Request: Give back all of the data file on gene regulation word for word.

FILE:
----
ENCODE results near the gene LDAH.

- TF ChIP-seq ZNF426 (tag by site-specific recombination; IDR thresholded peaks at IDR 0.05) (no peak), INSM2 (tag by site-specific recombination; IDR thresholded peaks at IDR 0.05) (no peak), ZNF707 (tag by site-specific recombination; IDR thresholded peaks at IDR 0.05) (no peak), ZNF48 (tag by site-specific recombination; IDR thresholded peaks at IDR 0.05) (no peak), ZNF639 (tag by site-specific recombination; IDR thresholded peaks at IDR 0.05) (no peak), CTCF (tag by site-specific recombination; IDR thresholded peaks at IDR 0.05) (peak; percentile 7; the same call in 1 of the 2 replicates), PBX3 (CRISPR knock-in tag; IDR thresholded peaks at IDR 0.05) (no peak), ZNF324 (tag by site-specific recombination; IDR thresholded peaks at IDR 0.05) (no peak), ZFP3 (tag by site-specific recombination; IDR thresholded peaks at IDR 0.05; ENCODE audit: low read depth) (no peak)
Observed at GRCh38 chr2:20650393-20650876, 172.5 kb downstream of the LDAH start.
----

ENCODE results near the gene LDAH.

- TF ChIP-seq ZNF426 (tag by site-specific recombination; IDR thresholded peaks at IDR 0.05) (no peak), INSM2 (tag by site-specific recombination; IDR thresholded peaks at IDR 0.05) (no peak), ZNF707 (tag by site-specific recombination; IDR thresholded peaks at IDR 0.05) (no peak), ZNF48 (tag by site-specific recombination; IDR thresholded peaks at IDR 0.05) (no peak), ZNF639 (tag by site-specific recombination; IDR thresholded peaks at IDR 0.05) (no peak), CTCF (tag by site-specific recombination; IDR thresholded peaks at IDR 0.05) (peak; percentile 7; the same call in 1 of the 2 replicates), PBX3 (CRISPR knock-in tag; IDR thresholded peaks at IDR 0.05) (no peak), ZNF324 (tag by site-specific recombination; IDR thresholded peaks at IDR 0.05) (no peak), ZFP3 (tag by site-specific recombination; IDR thresholded peaks at IDR 0.05; ENCODE audit: low read depth) (no peak)
Observed at GRCh38 chr2:20650393-20650876, 172.5 kb downstream of the LDAH start.